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Dear Molly

Dear Molly Movie Review

by rameshe

Critic’s Rating : 3.5 / 5

Dear Molly Movie Review : A beautiful father-daughter story of exploration

Originally titled Dear Molly and renamed Hodi for its theatrical release, filmmaker Gajendra Ahire’s film is a beautiful story of a father-daughter relationship.

The film starts with young Mauli and her father Nachiket (Alok Rajwade) putting paper boats in the water (hence the name Hodi). The very next scene opens to a scenic waterbody in Sweden, maybe as a pointer to the journey of the boat. Mauli (debutant Gurbani Gill) is in Sweden to find her father. Travelling on a tight budget with nothing but her father’s letters for reference, Mauli has a tough time trying to find him. However, she meets people on the way who help her. Be it the old taxi driver who agrees to ferry her on half the fare, or the group of street musicians who help her reach one of her destinations, there are ample instances of strangers turning friends in the film. However, in the entire course of her journey, Mauli is calm and composed, not taking any misjudged step, but focusing only on her personal mission of finding her father.

This film was in the news a few years ago after it was screened for an Academy Awards’ jury, with the hope of making it to the main competition. However, for its theatrical release, there has been almost no publicity or buzz. It’s unfortunate because Hodi is a heartwarming film. Essentially a drama, the film also has a sense of mystery around its central characters. What leads Mauli to travel from India to Sweden? Why did Nachiket leave his home and loving family? Why did he not convey where he lived in Sweden? What happened to Mauli’s mother, Nachiket’s wife Anita (Mrinmayee Godbole)? Does Mauli succeed in finding Nachiket? These questions constantly pop in your mind while watching the film and Ahire effectively uses flashbacks to answer them.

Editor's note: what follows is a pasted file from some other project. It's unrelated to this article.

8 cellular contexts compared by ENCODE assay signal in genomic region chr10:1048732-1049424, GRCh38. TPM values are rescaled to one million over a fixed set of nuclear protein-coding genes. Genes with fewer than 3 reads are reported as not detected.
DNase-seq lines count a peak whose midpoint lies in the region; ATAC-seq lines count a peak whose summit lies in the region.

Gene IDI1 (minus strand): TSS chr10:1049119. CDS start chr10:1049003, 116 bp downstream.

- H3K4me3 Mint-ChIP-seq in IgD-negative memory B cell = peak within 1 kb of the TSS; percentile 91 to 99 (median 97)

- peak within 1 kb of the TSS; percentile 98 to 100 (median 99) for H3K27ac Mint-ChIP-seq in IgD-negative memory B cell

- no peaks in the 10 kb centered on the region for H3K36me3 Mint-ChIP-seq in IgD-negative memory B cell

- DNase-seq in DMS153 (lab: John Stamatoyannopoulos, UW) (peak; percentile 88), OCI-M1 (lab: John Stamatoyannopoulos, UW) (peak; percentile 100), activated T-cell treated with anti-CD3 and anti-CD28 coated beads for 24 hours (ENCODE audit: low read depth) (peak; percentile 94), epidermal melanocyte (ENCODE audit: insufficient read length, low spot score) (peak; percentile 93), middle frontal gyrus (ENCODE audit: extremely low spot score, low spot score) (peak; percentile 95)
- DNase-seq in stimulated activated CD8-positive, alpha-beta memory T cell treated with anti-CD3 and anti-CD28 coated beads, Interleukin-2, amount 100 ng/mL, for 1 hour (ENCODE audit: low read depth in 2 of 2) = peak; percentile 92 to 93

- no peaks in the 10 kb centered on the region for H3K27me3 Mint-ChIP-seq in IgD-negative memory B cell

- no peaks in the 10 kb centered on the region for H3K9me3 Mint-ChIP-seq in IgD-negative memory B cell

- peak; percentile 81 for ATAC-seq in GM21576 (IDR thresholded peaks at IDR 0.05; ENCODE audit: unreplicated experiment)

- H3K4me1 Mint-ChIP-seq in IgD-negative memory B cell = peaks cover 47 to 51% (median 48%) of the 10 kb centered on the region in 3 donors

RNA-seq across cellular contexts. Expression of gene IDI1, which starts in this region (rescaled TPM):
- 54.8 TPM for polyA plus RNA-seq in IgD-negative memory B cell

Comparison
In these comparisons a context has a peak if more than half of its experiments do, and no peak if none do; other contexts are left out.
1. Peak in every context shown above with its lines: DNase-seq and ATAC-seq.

Gurbani makes a noteworthy debut, portraying the turmoil of her character on the inside, yet maintaining a composed aura on the outside. Alok essays a complex character that is easily misunderstood and can be perceived in a negative light until his story is unearthed. Mrinmayee, despite having limited screen time, leaves a lasting impact. Her role is as complex as Alok’s, and could have been explored a little more by the makers. Among the supporting cast, Ashwini Giri, Christer Holmgren (as the taxi driver) and Lia Boysen (as the older Linda) stay with you for their portrayals.

Hodi unfolds amid philosophical musings of Nachiket, yet, it’s a film that would hold the attention of a regular viewer. Whether or not it will attract the audience to the cinema halls is a question that the makers are better equipped to answer, but it’s a film that deserves a watch.

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